By creating the illusion that all is well with the loan pool, the investors continued to buy the mortgage bonds. The authority for paying the investors out of their own money is directly stated in language buried in the prospectus, at a point where most fund managers have stopped reading and are relying upon their trust of investment banks who have a reputation dating back as much as 150 years. This was a reputation they cashed. The only true securitization was that the reputation of the major banks was sold off multiple times in bogus instruments that do NOT qualify for security exemption and SHOULD be subject to SEC enforcement.
Hence the source of funding was paid and is being paid and is guaranteed to be paid in all events. So here is the problem: if the guarantee was of the certificate and not of the mortgage how exactly does FNMA claim direct ownership of the loan? You have a right to see those transactions and ascertain the true value of the mortgage and the true creditor. It is unlikely that there were two guarantees --- one for the certificates and one for the loans. And the interesting part of that is my understanding of the process is that FNMA was to created to guarantee loans not certificates.
The point of this exercise is to emphasize the importance of actually reading the "securitization" documents and to compare the events set forth in the documents with the actual events. If the document says the loan was to be acquired through an assignment that is in recordable form and which is recorded, then there are several questions. Was the document of assignment prepared? Was it recorded? And most of all was there any transaction in which the Trust paid for the assignment?
And of course as almost everyone knows in foreclosure defense, when did this alleged transaction take place. The name of the trust usually has a year and sometimes a month in it and that gives the answer about when the transaction must have taken place in order to qualify for a valid acquisition of loan --- i.e., the 90 day cutoff.
So we know by definition and from the facts of closing that if the closing took place on December 1, 2006 and the cutoff date for trust business was January 1, 2007, that the assignment was required during that period. But we also know from experience that these assignments appear out of thin air only for mortgages that are in litigation --- leading to what some in foreclosure defense refer to as "ta da!" assignments --- obviously fabricated minutes before they were used in court.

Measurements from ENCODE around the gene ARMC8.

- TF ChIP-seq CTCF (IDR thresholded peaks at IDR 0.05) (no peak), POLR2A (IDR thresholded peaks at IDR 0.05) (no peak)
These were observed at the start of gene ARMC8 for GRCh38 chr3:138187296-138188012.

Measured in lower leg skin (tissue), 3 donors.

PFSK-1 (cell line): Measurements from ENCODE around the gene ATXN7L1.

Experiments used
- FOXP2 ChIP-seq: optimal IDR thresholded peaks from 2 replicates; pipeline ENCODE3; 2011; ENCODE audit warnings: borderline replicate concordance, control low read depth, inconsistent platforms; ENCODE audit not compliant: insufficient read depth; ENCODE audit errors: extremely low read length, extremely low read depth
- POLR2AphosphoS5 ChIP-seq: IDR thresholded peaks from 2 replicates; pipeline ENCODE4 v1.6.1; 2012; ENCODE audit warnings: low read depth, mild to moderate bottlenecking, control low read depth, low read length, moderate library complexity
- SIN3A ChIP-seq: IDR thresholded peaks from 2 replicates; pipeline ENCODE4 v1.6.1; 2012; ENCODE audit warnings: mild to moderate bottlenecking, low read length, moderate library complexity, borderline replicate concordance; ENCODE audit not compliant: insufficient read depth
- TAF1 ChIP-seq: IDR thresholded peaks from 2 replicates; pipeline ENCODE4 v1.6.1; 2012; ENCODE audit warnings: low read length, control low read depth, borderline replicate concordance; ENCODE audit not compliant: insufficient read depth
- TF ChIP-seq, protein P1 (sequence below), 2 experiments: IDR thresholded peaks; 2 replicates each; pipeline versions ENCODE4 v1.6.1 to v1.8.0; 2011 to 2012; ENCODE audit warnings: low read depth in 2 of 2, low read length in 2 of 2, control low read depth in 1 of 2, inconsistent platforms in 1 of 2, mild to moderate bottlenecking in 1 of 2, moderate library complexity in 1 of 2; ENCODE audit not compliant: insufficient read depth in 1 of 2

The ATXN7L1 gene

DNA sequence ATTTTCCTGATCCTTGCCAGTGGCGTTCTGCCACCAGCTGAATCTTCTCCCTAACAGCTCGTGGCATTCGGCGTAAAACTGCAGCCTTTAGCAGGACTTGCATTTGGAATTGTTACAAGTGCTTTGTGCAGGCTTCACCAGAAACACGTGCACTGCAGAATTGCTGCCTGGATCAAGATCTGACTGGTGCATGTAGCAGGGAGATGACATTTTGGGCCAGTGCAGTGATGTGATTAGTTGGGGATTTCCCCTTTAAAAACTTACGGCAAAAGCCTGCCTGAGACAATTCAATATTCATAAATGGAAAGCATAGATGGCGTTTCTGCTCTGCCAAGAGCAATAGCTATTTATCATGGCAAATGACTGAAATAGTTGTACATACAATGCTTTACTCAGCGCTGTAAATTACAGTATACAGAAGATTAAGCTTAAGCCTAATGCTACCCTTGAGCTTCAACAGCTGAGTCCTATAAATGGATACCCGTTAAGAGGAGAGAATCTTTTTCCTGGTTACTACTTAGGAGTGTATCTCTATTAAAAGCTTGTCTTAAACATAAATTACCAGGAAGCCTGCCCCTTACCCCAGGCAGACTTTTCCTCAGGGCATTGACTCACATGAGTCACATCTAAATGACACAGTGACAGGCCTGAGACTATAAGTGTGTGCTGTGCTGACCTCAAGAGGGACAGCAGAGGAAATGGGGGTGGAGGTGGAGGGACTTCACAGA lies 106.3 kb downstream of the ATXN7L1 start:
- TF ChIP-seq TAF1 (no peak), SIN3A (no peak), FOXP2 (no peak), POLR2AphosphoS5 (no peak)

The last item is the most deadly for the banks. It is perfectly appropriate to ask for the transaction in which the transfer took place. The assignment, fabricated or not, says it took place on a certain date. The banking system is set up so that there are multiple sets of footprints for the movement of money. So your question is, show me the transaction where the Trust issued a check or wire transfer for this mortgage. Their answer is no. They will cite all sorts of reasons for this, but the real one is that the transaction does not exist.
It doesn't exist now, it didn't exist then and it never will exist because in most cases the money advanced by investors to the broker dealers was never used in the manner set forth in the prospectus. That is a subject for litigation between investors and broker dealers and there have been hundreds of such claims now that the truth is coming out. The only significance to you is that you now have actual knowledge that the investors directly and involuntarily funded the origination or acquisition of your loan, but failed to get the what they should have received --- a note and mortgage payable to the investors.
Naming the mortgage broker or originator on the note and mortgage is pure fiction and in my opinion renders those instruments void. The alleged transaction at the closing with the borrower was a sham. He or she was induced to sign closing documents upon the mistaken belief that the originator or mortgage broker was actually lending the money to him or her. The moment the borrower signed the note and mortgage, and the moment the mortgage was recorded, there was a cloud on title because the mortgage was defective --- a mortgage which the investors themselves allege was unenforceable for exactly the reason set forth in this article.
Analysis taken from
SET 2 TEXT RECOGNIZABLE FM 000471 - MERS history of lender, investor, servicing.pdf;
monthly reporting.pdf;
Prospectus July 1, 2004.pdf;
Supplement to Prospectus.pdf